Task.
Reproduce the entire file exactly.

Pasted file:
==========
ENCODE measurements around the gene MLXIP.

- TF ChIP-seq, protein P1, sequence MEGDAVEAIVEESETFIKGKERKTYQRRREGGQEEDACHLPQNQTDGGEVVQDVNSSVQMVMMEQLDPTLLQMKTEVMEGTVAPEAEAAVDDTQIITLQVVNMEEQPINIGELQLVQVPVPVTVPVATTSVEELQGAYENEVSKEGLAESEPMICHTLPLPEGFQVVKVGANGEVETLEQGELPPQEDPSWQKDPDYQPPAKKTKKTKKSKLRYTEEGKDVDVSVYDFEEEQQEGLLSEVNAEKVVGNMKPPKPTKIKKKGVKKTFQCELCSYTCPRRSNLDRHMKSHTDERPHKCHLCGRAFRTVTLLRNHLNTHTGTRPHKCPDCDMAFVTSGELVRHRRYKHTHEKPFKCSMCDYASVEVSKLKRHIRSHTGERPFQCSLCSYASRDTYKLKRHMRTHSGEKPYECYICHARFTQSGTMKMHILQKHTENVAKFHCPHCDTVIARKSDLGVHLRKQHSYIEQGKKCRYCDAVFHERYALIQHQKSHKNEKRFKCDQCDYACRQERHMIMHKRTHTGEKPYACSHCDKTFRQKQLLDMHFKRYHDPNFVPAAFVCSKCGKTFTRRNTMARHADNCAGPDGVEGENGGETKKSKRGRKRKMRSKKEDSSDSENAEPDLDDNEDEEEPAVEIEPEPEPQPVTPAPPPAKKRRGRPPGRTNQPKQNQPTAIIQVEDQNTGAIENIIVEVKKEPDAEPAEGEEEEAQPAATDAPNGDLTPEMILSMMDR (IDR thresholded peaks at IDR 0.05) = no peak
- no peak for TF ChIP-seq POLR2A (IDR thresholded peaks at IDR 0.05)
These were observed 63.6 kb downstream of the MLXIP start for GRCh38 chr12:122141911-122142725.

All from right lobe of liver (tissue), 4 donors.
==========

ENCODE measurements around the gene MLXIP.

- TF ChIP-seq, protein P1, sequence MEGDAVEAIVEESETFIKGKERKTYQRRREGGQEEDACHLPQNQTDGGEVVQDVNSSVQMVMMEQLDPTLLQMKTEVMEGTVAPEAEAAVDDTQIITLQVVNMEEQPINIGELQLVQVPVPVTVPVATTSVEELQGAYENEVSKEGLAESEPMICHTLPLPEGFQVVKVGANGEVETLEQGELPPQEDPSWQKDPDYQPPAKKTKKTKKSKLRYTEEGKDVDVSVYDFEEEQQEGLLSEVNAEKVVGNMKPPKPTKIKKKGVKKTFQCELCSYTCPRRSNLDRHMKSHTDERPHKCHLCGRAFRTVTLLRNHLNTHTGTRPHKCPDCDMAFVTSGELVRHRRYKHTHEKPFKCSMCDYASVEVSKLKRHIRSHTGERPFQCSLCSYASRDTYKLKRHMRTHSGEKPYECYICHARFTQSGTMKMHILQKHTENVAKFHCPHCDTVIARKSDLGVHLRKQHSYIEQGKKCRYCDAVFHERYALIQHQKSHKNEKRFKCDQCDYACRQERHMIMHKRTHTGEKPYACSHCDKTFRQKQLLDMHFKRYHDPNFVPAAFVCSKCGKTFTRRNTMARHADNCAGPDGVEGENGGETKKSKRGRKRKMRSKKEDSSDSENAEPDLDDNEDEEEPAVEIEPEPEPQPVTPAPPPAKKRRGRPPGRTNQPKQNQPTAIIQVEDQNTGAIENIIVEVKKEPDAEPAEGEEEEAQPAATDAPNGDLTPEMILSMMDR (IDR thresholded peaks at IDR 0.05) = no peak
- no peak for TF ChIP-seq POLR2A (IDR thresholded peaks at IDR 0.05)
These were observed 63.6 kb downstream of the MLXIP start for GRCh38 chr12:122141911-122142725.

All from right lobe of liver (tissue), 4 donors.